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Plasma Printing Techniques Deposit Nanomaterials on Flexible Substrates

by • March 29, 2016 • No Comments

I distinctly remember bringing a test in fifth grade science class in which I had to name the says of matter. I may have risked my small fifth grade reputation on the fact which gas, liquid, and solid were the just possible answers. Luckily, science rarely stalls or makes it to as a outcome of elementary school unit tests and although I didn’t learn it until later, a fourth say of matter, plasma, was in fact found in the middle of the nineteenth
century by William Crookes.

matter-says-03If I had to hazard a guess as to why plasma was left off the list when I went to grade school, I may imagine it may be for the reason it ruins the stove top matter transformation example where an ice cube is melted and and so makes its final conversion into a gas. After all, in order to put a substance into this say it must be subjected to a sturdy electromagnetic field…something which is just rarely on the market to your average 11-year-old…hopefully…

In any case, plasma is a thing and it’s time we all get utilized to it for the reason it is part of a fairly amazing set of developments in 3D printing. Namely, it is the say of the nanomaterials utilized in a new printing technique which allows for for the deposition of those materials onto a flexible, 3D substrate.

plasma-printingAs it turns out, the system by which nanoparticles can be printed in layers onto a substrate does not require anything just about as out of reach as one can at initially imagine. In fact, inkjet printing devices are doing it all the time. Unfortunately, they are limited to printing onto rigid materials, require a liquid printing material, and can just print onto the surface of 2D objects. To overcome these limitations, researchers of NASA and the SLAC National Accelerator Laboratory have made a system by which plasma can be printed onto flexible surfaces at a relatively low temperature. Not your typical elementary school science project.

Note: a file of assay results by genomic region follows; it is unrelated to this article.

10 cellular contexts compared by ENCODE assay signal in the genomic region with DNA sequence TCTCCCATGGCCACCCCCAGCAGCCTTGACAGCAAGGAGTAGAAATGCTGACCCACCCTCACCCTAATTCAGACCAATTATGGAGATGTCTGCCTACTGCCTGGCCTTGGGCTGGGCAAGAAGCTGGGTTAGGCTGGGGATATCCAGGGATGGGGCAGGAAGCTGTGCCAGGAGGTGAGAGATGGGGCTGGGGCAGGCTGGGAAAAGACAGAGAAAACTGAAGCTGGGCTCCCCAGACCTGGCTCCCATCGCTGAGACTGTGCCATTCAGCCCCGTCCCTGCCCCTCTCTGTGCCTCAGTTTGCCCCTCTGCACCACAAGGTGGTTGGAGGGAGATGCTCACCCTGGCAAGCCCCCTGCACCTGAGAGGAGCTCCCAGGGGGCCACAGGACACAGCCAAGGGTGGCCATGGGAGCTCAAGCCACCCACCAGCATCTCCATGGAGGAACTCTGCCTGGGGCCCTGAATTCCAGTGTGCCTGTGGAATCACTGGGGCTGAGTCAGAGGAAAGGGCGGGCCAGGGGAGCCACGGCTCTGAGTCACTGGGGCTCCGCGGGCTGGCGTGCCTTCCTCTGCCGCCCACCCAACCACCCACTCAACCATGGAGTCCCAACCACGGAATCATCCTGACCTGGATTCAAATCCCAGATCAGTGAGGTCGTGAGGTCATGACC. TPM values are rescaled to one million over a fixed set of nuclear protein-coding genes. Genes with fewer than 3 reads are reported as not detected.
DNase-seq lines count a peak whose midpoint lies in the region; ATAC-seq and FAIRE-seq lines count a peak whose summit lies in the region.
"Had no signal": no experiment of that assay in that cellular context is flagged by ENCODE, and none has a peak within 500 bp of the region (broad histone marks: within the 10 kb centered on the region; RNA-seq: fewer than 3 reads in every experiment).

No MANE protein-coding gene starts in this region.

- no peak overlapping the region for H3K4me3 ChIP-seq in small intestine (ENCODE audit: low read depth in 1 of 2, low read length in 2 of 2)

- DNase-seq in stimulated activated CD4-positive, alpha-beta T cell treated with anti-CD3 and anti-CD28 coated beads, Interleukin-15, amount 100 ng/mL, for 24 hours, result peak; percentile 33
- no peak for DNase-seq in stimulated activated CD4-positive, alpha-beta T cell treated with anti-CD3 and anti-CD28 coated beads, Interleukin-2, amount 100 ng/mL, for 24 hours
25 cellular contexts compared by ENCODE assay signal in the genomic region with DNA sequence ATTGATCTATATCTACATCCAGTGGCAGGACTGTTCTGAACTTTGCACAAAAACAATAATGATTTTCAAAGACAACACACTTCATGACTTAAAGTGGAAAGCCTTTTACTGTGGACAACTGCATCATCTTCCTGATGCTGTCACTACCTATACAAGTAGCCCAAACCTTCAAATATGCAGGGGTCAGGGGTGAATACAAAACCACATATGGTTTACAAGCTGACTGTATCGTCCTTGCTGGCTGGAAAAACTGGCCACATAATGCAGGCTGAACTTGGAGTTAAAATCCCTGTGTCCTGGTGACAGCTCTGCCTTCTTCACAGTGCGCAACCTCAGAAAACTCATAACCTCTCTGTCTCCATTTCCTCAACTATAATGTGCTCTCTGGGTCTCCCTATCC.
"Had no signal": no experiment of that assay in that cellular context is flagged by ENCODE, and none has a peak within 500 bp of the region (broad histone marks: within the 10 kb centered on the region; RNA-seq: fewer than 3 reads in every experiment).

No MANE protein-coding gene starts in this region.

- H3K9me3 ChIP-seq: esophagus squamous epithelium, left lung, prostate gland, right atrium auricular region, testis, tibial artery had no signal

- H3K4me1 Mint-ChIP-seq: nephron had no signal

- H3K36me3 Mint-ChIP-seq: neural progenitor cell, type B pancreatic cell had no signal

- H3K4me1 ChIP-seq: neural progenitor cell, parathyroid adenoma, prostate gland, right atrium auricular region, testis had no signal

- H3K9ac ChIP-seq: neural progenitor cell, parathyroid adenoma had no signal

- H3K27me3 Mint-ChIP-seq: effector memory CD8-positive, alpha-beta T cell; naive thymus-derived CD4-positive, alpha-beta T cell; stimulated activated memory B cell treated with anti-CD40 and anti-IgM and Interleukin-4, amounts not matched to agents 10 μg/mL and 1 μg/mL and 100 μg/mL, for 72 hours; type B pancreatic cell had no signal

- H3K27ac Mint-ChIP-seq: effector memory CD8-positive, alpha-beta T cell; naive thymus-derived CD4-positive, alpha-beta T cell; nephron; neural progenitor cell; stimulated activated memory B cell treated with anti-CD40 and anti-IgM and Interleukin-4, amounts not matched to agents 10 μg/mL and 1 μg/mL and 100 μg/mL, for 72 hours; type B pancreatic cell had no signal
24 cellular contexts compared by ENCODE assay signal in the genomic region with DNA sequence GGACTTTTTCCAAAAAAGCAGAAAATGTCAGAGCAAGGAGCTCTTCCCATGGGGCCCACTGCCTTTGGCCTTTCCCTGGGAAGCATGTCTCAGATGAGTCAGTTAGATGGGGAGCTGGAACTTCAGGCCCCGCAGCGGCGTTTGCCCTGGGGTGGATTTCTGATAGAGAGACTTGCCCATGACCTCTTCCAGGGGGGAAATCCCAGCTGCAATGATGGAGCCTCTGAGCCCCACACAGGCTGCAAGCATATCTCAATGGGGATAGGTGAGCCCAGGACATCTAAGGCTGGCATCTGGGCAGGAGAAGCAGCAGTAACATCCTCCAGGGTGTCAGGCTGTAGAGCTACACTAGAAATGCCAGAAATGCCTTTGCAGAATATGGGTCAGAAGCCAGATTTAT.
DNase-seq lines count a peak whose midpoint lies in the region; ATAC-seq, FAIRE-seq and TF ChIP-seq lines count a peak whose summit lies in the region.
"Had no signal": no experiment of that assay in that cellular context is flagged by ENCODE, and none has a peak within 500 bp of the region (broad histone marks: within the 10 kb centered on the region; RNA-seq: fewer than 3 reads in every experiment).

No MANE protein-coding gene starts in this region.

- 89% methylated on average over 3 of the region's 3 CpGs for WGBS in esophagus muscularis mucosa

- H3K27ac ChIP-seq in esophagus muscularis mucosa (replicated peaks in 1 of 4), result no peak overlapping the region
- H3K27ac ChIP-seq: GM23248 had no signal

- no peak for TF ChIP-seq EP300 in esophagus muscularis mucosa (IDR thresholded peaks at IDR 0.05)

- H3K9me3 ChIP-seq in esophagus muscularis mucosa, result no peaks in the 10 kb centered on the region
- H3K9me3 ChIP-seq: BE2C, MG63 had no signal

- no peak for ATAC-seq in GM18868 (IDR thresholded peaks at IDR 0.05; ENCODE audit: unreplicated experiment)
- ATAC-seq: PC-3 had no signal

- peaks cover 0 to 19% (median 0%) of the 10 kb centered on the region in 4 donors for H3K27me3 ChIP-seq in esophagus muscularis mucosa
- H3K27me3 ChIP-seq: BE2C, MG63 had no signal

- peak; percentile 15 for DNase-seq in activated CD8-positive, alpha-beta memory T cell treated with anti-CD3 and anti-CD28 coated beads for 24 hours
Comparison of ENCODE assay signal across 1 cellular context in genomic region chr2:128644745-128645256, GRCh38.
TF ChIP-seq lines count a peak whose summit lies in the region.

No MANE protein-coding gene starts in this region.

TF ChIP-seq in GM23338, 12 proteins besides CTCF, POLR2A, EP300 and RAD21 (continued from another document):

Plasma-printed-OLED-lighting-test-structuresFor their initially trick, the team printed directly onto paper via carbon nanotubes and helium-ion plasma pushed through a nozzle. One of the major advantages of this new technique is the elimination of the require for heat treatment which kept things like printing on flammable materials such as paper or cloth out of the realm of possibilities. Mayya Meyyappan of NASA’s Ames Research Center explained the benefits of this new technique:

“You can use it to deposit things on paper, plastic, cotton, or any kind of textile. It is thought for soft substrates…I can do things inkjet printing cannot do. But [it can in addition do] anything inkjet printing can do, it can be fairly competitive.”

This plasma printing technique is thoughtl for the creation of chemical and biological sensors with the addition of carefully selected molecules to the plasma ink, the sensors can be made to react to particular compounds such as ammonia gas or dopamine. It is in addition possible to use the technique to print things such as copper which may allow for batteries to be printed on thin sheets of aluminum.

More information and detailed descriptions are on the market in a paper — “Plasma jet printing for flexible substrates” — written by the research team and published in the journal Applied Physics. The paper’s authors included Ram P. Gandhiraman, Eric Singh, Diana C. Diaz-Cartagena, Dennis Nordlund, Jessica Koehne and M. Meyyappan. Tell us your thoughts on this new innovation in the 3D Printed Substrates forum over at 3DPB.com.